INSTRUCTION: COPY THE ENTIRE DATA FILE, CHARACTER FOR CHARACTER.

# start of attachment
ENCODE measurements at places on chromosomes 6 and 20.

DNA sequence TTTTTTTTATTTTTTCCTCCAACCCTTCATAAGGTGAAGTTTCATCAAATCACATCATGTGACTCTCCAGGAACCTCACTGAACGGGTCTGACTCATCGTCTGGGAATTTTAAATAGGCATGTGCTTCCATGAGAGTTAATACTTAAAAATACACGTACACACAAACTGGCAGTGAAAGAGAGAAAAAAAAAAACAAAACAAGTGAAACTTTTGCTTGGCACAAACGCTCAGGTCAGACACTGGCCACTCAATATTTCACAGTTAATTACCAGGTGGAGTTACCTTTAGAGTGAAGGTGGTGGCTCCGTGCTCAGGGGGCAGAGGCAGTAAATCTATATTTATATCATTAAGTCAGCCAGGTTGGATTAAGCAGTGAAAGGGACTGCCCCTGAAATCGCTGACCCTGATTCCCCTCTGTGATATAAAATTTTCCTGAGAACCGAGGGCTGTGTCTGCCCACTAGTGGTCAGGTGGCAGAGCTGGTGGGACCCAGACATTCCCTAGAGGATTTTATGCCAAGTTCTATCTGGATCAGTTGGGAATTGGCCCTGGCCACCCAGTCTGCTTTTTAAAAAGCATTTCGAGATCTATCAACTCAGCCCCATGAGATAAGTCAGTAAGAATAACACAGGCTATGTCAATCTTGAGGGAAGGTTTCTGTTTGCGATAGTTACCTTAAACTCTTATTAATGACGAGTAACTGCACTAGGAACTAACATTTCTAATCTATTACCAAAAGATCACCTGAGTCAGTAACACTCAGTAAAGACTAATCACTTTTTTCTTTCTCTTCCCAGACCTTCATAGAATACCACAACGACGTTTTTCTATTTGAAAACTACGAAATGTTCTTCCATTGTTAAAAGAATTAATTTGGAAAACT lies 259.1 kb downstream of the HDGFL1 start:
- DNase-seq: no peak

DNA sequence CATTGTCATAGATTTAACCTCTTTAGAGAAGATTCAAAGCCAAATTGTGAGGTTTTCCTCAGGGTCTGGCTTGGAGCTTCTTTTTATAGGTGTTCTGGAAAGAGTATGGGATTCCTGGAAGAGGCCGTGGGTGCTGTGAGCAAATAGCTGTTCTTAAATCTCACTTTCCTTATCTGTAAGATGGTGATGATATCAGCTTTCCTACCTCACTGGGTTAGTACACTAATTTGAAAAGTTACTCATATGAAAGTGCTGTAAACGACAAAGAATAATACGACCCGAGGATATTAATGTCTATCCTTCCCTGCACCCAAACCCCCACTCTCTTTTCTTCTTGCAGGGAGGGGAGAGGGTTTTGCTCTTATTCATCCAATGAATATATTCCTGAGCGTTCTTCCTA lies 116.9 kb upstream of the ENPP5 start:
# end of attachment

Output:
ENCODE measurements at places on chromosomes 6 and 20.

DNA sequence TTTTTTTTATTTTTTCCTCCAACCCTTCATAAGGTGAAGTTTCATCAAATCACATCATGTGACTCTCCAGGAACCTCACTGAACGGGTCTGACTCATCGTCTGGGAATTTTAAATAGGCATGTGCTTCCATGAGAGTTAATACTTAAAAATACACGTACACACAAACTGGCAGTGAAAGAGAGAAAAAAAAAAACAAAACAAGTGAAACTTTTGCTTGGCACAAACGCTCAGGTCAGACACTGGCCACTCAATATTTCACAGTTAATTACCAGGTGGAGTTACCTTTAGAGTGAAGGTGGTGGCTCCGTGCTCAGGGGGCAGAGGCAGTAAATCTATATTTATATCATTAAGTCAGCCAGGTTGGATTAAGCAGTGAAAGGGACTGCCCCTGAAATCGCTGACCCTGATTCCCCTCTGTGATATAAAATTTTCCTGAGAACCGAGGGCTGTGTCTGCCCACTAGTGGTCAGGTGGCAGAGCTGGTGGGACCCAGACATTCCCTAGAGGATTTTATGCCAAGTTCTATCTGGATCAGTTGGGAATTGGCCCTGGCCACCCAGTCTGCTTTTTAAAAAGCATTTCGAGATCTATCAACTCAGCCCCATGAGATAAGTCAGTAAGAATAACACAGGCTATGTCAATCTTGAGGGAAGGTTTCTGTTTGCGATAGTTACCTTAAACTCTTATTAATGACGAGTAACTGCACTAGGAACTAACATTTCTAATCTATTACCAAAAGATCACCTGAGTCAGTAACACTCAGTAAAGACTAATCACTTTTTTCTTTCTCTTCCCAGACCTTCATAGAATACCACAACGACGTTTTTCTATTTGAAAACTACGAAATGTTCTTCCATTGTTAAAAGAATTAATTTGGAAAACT lies 259.1 kb downstream of the HDGFL1 start:
- DNase-seq: no peak

DNA sequence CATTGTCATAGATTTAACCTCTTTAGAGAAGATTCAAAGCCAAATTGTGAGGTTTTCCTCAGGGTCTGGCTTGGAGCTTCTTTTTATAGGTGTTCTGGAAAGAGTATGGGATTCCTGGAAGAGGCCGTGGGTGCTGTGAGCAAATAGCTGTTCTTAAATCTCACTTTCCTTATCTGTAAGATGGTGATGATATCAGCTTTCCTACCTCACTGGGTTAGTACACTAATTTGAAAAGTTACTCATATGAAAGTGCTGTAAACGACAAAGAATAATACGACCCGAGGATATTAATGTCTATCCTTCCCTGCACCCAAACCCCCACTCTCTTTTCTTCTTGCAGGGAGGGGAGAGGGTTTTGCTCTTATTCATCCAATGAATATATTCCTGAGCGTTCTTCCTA lies 116.9 kb upstream of the ENPP5 start: